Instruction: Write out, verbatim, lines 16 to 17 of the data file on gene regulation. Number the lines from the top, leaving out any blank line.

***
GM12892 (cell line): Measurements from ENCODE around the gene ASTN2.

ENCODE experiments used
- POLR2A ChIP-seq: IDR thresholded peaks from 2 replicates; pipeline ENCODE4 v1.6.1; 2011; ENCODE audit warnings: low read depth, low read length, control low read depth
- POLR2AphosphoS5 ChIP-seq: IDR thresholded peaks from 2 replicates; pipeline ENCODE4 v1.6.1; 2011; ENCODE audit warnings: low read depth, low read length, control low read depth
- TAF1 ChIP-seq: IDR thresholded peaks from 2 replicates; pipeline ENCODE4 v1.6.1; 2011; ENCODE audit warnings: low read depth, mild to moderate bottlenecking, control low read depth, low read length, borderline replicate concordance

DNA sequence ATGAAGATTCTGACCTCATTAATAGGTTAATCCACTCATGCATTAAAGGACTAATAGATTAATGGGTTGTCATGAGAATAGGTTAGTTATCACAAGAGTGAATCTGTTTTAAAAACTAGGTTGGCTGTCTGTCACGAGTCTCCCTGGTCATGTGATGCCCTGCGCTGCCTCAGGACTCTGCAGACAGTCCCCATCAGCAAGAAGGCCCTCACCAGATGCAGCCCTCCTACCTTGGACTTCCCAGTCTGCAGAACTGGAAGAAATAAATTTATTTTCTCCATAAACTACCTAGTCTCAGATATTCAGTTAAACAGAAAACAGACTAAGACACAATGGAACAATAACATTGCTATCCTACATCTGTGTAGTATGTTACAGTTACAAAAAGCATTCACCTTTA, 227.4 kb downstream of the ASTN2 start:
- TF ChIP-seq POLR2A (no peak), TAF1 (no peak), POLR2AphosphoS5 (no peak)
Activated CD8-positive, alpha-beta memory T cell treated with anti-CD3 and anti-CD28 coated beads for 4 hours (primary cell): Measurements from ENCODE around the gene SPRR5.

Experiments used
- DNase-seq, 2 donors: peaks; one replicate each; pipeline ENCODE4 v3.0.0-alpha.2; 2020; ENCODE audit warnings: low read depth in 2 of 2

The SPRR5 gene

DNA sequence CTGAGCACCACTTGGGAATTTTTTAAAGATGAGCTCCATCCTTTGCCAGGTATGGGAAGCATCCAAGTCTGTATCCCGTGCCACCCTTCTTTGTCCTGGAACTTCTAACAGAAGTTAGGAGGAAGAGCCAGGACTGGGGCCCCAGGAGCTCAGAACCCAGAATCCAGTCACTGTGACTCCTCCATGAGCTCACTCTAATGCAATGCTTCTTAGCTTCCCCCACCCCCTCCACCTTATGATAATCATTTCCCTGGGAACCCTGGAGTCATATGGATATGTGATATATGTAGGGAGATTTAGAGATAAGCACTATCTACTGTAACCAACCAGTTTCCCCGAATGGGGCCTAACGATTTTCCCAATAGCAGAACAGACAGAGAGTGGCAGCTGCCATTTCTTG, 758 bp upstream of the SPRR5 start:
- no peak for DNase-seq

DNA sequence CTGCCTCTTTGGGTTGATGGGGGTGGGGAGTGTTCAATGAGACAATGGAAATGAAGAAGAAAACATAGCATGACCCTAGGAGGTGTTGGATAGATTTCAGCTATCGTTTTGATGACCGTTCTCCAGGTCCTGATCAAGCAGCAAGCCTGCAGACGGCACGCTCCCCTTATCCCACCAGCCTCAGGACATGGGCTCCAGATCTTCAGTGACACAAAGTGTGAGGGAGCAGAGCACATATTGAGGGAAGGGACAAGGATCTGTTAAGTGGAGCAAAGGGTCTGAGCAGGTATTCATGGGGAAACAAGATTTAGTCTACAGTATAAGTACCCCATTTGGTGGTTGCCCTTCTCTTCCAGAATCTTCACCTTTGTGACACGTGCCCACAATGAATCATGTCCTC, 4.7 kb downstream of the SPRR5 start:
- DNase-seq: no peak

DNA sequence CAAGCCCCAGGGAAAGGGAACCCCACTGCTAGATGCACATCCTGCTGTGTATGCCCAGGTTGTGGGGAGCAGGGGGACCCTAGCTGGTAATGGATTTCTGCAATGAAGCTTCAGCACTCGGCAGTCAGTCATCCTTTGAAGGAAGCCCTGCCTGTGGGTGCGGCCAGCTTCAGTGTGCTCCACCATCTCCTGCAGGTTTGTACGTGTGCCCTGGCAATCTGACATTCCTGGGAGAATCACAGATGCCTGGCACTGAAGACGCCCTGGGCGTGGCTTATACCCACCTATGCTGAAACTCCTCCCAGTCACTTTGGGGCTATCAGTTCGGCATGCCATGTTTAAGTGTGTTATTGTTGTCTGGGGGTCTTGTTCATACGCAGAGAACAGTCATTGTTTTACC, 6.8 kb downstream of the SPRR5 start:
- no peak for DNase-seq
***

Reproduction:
DNA sequence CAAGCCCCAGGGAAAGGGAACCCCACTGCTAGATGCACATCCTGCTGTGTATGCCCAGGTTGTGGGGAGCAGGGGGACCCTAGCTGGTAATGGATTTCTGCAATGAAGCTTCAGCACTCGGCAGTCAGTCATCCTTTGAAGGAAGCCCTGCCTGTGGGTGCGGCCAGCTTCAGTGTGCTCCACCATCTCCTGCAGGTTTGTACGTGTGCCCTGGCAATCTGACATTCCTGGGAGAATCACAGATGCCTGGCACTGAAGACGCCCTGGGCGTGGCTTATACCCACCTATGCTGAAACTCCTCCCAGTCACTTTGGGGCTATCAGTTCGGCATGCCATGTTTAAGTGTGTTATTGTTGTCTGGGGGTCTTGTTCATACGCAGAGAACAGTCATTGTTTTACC, 6.8 kb downstream of the SPRR5 start:
- no peak for DNase-seq